We have been discussing Holocaust issue with a CIH reader, Sheila Novitz. Sheila lost many family members in the Holocaust. She has provided us an asessment of how difficult it was for a small, mimority to resist the NAZIs. Before the killing began there was a well planned process of demeaning, inpoversing, and isolating the Jews which Sheila explains to us.
We were discussing Jewish resistance. You mentioned that, given the vast scale of the Holocaust, you thought there was remarkably little resistance, and gave some reasons that occurred to you. One issue that I think had to be responsible for non-resistance was the way the Nazis went about the whole thing. Step by step. First the humiliations, then the deprivations, then the stripping of citizenship, careers, jobs, then the stripping of belongings such as bicycles, radios, then the whole thing of not being allowed into cinemas, concerts, parks, restaurants and other public places. By 1939 the Jewish people had to be feeling absolutely wretched, totally inferior, hopeless, useless, confused, frightened - and afraid to be angry, because in their hearts they still hoped. Hoped that the Germany they'd thought they belonged to would return.
OK. They felt like that. Then came the gradual deportations, say, from Berlin; then the ghettoisations; then starvation, illness, weakness, in the ghettos of Eastern Europe, surrounded by fences or walls, and strong, healthy, armed German and Ukrainian, Latvian, Lithuanian guards. They couldn't rebel; they couldn't resist. Partly because against weaponised enemies they would inevitably fail; partly because starvation, constant fear, constant bewilderment made them apathetic; certainly partly because they feared, really feared, that any resistance would lead to punishment and make their situation much worse. And partly because, sadly, they still hoped. Could not really believe what was happening. Which goes, of course, to what you said about many of them not knowing where and to what the trains were taking them.
Another Nazi tactic was brilliantly evil. Take, for example, the Warsaw ghetto (they did this in most ghettos, of course): They would issue work cards, and those Jews who held them felt they were safe from deportation. Suddenly they would find that the cards had to be a different colour; they were no longer safe with their present cards. Rushed to try and get new ones before they could be deported. This happened again, and again, and again, setting Jews against each other; giving them hope one minute, and despair the next. They basically didn't know what was happening - how could one possibly gather the energy or forces for resistance? If I had been under Nazi domination for less than a week in, say, Birkenau, I would have curled up in a little Jewish ball and died. That so many of my people just lived, just survived, is an amazement to me.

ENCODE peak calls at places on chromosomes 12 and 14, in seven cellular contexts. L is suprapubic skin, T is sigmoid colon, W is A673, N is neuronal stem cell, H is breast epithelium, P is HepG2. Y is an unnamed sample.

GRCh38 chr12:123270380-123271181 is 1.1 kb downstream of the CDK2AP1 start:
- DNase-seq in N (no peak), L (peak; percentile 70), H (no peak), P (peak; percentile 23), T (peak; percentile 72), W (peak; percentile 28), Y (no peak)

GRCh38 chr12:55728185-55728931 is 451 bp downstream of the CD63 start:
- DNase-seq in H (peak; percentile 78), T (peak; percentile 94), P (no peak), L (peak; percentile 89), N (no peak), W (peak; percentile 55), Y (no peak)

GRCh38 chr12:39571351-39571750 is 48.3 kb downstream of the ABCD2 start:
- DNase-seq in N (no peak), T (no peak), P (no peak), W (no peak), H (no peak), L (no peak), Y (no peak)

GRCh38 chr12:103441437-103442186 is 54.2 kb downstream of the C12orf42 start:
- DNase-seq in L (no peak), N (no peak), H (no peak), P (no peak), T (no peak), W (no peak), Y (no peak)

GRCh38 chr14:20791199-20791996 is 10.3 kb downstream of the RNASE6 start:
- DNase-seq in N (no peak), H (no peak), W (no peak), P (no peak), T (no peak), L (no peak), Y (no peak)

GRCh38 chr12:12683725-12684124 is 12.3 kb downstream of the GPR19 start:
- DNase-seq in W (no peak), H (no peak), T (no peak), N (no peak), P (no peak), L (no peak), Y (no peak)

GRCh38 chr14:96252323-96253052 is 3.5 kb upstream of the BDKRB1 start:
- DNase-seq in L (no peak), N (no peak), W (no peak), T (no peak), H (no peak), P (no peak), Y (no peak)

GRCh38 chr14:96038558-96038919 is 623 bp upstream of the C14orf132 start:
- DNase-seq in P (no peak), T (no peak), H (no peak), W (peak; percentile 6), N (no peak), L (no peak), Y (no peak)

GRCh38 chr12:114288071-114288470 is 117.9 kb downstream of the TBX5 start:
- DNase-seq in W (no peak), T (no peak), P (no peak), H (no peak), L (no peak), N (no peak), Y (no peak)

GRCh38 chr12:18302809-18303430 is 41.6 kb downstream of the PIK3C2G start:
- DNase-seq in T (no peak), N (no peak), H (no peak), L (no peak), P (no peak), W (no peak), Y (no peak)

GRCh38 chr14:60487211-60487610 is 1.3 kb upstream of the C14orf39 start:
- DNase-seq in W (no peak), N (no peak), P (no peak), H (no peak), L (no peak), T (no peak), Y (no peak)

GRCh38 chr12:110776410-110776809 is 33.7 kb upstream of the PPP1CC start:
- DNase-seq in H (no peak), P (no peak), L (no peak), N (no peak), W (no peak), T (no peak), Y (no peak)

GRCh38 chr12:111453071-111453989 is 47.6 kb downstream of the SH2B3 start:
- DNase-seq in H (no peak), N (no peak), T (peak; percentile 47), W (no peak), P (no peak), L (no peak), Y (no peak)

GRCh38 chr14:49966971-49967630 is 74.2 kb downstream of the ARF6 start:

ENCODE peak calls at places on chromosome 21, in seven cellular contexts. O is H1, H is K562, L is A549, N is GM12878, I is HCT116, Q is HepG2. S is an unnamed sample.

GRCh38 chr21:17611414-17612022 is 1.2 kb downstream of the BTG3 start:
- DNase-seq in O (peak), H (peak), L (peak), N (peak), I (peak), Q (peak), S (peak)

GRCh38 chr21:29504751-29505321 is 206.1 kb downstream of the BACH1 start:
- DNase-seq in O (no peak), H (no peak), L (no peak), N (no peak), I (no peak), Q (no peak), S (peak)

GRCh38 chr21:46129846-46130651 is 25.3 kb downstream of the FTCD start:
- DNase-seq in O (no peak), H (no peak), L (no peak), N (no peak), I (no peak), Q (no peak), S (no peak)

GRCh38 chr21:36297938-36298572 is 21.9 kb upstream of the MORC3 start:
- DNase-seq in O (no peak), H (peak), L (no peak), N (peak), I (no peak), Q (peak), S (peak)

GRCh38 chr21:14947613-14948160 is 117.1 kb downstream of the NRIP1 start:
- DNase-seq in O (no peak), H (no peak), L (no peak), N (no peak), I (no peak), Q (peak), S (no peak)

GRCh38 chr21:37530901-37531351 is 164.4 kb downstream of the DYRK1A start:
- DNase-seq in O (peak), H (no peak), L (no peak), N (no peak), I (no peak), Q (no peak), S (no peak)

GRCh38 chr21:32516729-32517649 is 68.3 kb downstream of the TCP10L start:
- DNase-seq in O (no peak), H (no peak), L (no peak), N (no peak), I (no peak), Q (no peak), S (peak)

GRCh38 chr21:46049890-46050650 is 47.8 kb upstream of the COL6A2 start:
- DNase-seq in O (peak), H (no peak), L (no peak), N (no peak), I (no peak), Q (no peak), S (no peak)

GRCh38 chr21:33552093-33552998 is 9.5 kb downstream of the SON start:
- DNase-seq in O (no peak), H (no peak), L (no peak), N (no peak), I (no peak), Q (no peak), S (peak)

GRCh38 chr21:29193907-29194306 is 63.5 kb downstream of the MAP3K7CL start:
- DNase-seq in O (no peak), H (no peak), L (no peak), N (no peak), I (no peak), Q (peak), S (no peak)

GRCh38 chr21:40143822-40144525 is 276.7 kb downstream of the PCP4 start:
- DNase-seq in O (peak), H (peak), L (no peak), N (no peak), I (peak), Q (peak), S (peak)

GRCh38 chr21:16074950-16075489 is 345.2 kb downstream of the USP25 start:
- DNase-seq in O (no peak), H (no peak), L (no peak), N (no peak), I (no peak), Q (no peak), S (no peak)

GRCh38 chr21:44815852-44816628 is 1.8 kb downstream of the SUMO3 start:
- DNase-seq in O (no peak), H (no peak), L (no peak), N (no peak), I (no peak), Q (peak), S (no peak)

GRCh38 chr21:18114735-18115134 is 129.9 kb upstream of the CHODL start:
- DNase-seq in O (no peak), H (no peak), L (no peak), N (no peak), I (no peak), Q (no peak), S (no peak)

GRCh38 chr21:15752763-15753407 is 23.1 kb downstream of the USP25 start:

I guess what I'm trying to say is that the gradual accumulation of evils, of horrors, of humiliation, degradation, illness, starvation, the unknown, loss of everything - well, one would have to be VERY strong to be able to mount a resistance. That there was some resistance is to me a miracle in itself.
You mention that the Ukrainian guards did not train so as to kill Jews. [CIH note: Actually my point ws thgat they were not told in the recruitment process that they main piurpose was to kill Jews, but rather to serve as a security frce.] I went to Christopher Browning's Ordinary Men : Reserve Police Battalion 101 and the Final Solution in Poland. It's a horrible book, but very good indeed. It gives me a good idea - now that you've said the Ukrainians did not train so as to kill Jews - how ordinary men/women can quite rapidly become accustomed to brutality, and how they can even get to like killing. Because, as I'm sure you know, the Ukrainian guards at Treblinka and Sobibor very quickly became brutal. As naked Jews were being made to run along the "Himmelstrasse", they stabbed them with bayonets, beat them with whips, and even grabbed & raped young girls. The "Road to Heaven" was covered in blood after each gassing, and quickly had to be re-covered in sand.
So I've always thought that those "Hilfswilligers" (Lithuanians and Latvians) and the Ukrainians who trained at Trawniki became involved because they liked the idea of killing Jews. You're helping me to look at another side: The Nazis occupied their countries; they needed work in order to survive. I understand that, but one can only wish that becoming "involved" didn't have to mean such gross collaboration, such terrible cruelty to people already condemned.
I take your point also about the Jewish policemen in the ghettos. Have to admit it took me a long time to understand that this DID actually happen; the Jewish policemen did exist, did often betray their own people, looked out only for themselves. So you're equating them with the Ukrainians who needed work in order to survive. It's almost a valid point, except that I don't think the Jewish policemen could possibly have killed their own people. But then, perhaps they did... Very difficult for me!
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